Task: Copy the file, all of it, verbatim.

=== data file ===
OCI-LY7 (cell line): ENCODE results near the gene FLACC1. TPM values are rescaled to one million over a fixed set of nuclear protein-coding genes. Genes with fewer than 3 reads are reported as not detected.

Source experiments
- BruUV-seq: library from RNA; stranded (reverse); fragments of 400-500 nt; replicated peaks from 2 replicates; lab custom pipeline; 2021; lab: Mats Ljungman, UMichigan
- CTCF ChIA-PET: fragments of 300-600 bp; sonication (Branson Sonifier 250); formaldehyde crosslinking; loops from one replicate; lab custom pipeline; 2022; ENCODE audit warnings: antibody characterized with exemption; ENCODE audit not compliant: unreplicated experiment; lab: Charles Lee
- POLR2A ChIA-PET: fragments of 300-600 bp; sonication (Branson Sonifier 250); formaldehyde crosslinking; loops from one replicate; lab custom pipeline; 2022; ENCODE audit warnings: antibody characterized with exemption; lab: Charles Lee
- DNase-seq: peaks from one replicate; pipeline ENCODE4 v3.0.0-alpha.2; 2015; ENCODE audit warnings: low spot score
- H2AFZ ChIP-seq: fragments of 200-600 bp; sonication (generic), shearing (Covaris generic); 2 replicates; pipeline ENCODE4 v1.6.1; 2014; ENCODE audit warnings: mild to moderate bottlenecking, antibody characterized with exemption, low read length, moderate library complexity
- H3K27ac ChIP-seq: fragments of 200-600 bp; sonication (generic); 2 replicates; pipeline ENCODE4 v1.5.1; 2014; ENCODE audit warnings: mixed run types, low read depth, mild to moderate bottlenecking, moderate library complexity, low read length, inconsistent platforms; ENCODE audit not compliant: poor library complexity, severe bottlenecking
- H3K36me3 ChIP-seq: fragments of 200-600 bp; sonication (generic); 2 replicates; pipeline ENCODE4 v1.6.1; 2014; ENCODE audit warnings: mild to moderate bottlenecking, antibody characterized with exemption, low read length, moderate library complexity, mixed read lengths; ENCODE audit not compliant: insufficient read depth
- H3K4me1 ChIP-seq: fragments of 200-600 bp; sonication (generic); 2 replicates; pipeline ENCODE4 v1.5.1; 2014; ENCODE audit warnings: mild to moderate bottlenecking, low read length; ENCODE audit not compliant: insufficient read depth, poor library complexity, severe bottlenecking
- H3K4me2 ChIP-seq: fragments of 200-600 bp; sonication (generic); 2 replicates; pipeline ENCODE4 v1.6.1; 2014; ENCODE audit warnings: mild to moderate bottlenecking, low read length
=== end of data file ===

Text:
OCI-LY7 (cell line): ENCODE results near the gene FLACC1. TPM values are rescaled to one million over a fixed set of nuclear protein-coding genes. Genes with fewer than 3 reads are reported as not detected.

Source experiments
- BruUV-seq: library from RNA; stranded (reverse); fragments of 400-500 nt; replicated peaks from 2 replicates; lab custom pipeline; 2021; lab: Mats Ljungman, UMichigan
- CTCF ChIA-PET: fragments of 300-600 bp; sonication (Branson Sonifier 250); formaldehyde crosslinking; loops from one replicate; lab custom pipeline; 2022; ENCODE audit warnings: antibody characterized with exemption; ENCODE audit not compliant: unreplicated experiment; lab: Charles Lee
- POLR2A ChIA-PET: fragments of 300-600 bp; sonication (Branson Sonifier 250); formaldehyde crosslinking; loops from one replicate; lab custom pipeline; 2022; ENCODE audit warnings: antibody characterized with exemption; lab: Charles Lee
- DNase-seq: peaks from one replicate; pipeline ENCODE4 v3.0.0-alpha.2; 2015; ENCODE audit warnings: low spot score
- H2AFZ ChIP-seq: fragments of 200-600 bp; sonication (generic), shearing (Covaris generic); 2 replicates; pipeline ENCODE4 v1.6.1; 2014; ENCODE audit warnings: mild to moderate bottlenecking, antibody characterized with exemption, low read length, moderate library complexity
- H3K27ac ChIP-seq: fragments of 200-600 bp; sonication (generic); 2 replicates; pipeline ENCODE4 v1.5.1; 2014; ENCODE audit warnings: mixed run types, low read depth, mild to moderate bottlenecking, moderate library complexity, low read length, inconsistent platforms; ENCODE audit not compliant: poor library complexity, severe bottlenecking
- H3K36me3 ChIP-seq: fragments of 200-600 bp; sonication (generic); 2 replicates; pipeline ENCODE4 v1.6.1; 2014; ENCODE audit warnings: mild to moderate bottlenecking, antibody characterized with exemption, low read length, moderate library complexity, mixed read lengths; ENCODE audit not compliant: insufficient read depth
- H3K4me1 ChIP-seq: fragments of 200-600 bp; sonication (generic); 2 replicates; pipeline ENCODE4 v1.5.1; 2014; ENCODE audit warnings: mild to moderate bottlenecking, low read length; ENCODE audit not compliant: insufficient read depth, poor library complexity, severe bottlenecking
- H3K4me2 ChIP-seq: fragments of 200-600 bp; sonication (generic); 2 replicates; pipeline ENCODE4 v1.6.1; 2014; ENCODE audit warnings: mild to moderate bottlenecking, low read length